5 Questions with TeachStrong


TeachStrong, a campaign run by the Center for American Progress, is focused on making modernizing and elevating the teaching profession the top policy issue of our time. In their report Smart, Skilled and Striving, TeachStrong outlines a vision for to how to modernize the profession so that every student is taught by great teachers.

Jamie Fasteau, Director of Education at Emerson Collective, sat down with Catherine Brown, Vice President of Education Policy at the Center for American Progress, to discuss the report and the TeachStrong campaign.

How will the TeachStrong campaign be different than the current debates and how are you ensuring a focus on what’s best for students?

Over the last two decades, policymakers have laid the foundation for a better education system by enacting higher standards and putting in place stronger accountability systems. Through these reforms, we have raised the bar for students, teachers, and schools. But the systems for recruiting, preparing, supporting, and compensating teachers have not risen commensurately. As a result, expectations and demands on teachers are without precedent, yet teachers do not have the tools to succeed.

TeachStrong is aimed at tackling the next important and logical step for improving student achievement: systemic reform to the teacher career continuum. That means raising bar to entry, bringing pay in line with other professions, and giving teachers the necessary time to prepare and improve their practice.

What isn’t modern about the profession, what needs to change and how is that better for schools, teachers, and students?

We expect a tremendous amount of teachers: to differentiate instruction, to impart social and emotional skills, to employ rapidly advancing technology, and to support a more diverse student population than at any time in history. Meanwhile, the teaching profession in most communities hasn’t kept pace with this evolution of our expectations for teachers. It offers limited opportunities for growth, development, and advancement; pay that is low relative to similarly-educated professionals; almost no time to plan, prepare or collaborate with colleagues; and weak preparation.

This Los Angeles Times article—“Better pay, more time to plan and one other thing teachers want from you”—details the changes called for in Smart, Skilled, and Striving.

Why are policy changes needed? Wouldn’t it be enough to improve teaching in every classroom?

We have to start by ensuring that teachers are well-prepared to lead classrooms of their own. Teacher preparation programs must recruit and select teacher candidates carefully and purposefully and raise their admissions standards. Teacher training programs must also ensure that teachers have the opportunity to practice their craft—through high-quality clinical experiences—before becoming teachers of record. Licensure exams must be a meaningful bar for entry into the teaching profession, and should be rooted in deep content knowledge and pedagogical skill.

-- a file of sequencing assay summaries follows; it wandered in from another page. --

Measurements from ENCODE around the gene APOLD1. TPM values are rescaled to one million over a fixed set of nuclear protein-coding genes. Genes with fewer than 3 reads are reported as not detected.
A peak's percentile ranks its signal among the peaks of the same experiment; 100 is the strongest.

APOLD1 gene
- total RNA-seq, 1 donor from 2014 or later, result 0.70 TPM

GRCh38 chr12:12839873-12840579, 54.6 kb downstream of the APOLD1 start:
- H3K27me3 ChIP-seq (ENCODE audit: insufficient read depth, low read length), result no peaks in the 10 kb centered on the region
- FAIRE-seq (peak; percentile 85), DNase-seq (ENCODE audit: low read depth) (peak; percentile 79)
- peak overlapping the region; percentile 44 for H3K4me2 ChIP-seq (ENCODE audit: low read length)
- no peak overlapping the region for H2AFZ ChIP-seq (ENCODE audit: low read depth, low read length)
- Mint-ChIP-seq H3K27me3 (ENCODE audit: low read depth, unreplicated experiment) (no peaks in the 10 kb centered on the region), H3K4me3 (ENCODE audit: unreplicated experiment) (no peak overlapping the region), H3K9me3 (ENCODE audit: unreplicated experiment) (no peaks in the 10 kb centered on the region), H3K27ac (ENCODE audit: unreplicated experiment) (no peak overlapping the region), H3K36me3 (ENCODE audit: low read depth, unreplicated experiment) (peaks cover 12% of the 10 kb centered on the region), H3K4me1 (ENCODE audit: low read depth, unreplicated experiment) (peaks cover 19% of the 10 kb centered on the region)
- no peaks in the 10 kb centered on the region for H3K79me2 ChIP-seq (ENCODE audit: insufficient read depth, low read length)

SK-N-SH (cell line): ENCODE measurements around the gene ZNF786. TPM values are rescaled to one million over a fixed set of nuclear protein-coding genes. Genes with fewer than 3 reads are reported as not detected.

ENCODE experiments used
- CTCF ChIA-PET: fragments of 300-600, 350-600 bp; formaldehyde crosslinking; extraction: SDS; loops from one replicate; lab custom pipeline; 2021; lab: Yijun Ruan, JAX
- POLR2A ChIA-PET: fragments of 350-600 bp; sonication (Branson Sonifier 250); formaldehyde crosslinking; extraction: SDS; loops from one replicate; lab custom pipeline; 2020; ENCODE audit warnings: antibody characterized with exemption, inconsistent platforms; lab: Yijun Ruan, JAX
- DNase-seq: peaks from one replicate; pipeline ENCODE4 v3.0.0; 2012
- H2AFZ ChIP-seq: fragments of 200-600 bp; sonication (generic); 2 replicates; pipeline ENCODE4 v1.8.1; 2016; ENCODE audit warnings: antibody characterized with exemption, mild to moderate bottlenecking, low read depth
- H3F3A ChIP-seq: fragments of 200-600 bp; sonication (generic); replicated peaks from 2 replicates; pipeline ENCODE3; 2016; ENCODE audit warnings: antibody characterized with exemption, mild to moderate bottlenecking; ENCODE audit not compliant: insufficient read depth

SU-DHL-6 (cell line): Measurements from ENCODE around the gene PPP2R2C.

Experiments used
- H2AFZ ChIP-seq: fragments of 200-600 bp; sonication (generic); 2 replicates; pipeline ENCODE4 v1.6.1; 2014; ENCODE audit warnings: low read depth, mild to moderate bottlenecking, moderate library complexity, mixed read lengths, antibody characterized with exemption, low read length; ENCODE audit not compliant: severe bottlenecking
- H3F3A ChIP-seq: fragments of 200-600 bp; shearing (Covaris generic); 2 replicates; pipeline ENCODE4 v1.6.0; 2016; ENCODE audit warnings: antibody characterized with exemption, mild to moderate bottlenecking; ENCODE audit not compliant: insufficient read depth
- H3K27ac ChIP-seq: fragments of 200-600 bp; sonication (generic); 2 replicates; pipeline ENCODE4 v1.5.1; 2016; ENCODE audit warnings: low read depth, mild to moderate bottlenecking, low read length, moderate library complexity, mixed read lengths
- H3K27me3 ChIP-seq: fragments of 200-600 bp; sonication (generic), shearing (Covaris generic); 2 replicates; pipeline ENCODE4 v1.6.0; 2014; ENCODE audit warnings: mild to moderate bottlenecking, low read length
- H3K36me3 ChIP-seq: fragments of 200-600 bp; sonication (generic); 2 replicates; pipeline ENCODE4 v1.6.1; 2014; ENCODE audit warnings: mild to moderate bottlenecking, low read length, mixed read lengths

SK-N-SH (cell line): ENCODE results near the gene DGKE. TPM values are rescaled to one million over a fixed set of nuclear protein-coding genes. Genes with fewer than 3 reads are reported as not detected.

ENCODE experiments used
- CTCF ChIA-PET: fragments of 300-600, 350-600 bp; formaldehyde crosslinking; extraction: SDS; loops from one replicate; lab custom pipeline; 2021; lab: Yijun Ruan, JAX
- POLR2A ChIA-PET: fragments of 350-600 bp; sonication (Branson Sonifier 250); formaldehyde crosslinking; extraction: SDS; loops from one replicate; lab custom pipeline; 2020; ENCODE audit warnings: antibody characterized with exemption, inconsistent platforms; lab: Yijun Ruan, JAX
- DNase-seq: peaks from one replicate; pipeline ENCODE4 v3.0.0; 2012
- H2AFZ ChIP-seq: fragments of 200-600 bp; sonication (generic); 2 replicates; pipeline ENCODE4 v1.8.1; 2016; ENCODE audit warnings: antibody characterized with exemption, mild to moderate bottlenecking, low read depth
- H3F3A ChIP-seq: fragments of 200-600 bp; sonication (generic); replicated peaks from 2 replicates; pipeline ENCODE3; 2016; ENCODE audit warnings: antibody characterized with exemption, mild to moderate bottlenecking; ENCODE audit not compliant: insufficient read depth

Teachers should be rewarded for effective practice and for taking on additional leadership roles. We also have to make a much more aggressive and purposeful effort to support new teachers through graduated responsibility models, mentoring, and much stronger clinical experiences pre-service. School schedules should be redesigned to allow teachers significantly more time to reflect, prepare, plan and collaborate with their colleagues. Teachers should have opportunities to grow as professionals over time through additional recognition of their expertise and leadership. Concurrently, the bar for achieving tenure should be a meaningful signal of professional accomplishment.

Finally, school leaders should frequent, meaningful, and timely feedback on their performance. Policy changes—now more than ever—are needed to make sure teachers make the choice to stay in the classroom.

How can pre-service training be improved to meet school and student needs and help new teachers on day one in their classroom?

Several states, including Delaware, Rhode Island, and Massachusetts, provide proof points for better pre-service systems. Both have raised admissions requirements to teacher education programs and changed licensure requirements to make entry into the teaching profession more selective.

We argue in our report that even more aggressive steps should be taken. Teacher preparation programs should require a pre-test for entry so that prospective teachers don’t waste their time preparing to become a teacher if they do not have the content knowledge or skills to be successful in the classroom.

We also argue that all teachers should have significant clinical experience, such as a year of working in school under a graduated release model, prior to becoming the teacher of record.

Smart, Skilled, and Striving discusses the ways in which teacher preparation programs can better serve teacher candidates, schools, and school districts.

What do your report and the TeachStrong campaign highlight and propose to address these challenges?

Both propose to redesign schools into more attractive and professionalized workplaces where teachers will want to devote their careers. These policies entail giving teachers significantly more time to collaborate and prepare, providing them with leadership and advancement opportunities, providing more rigorous preparation so that they are better prepared when they start, and aligning their pay with other professional occupations. These long-term strategies will mitigate teacher shortages and turnover in the future.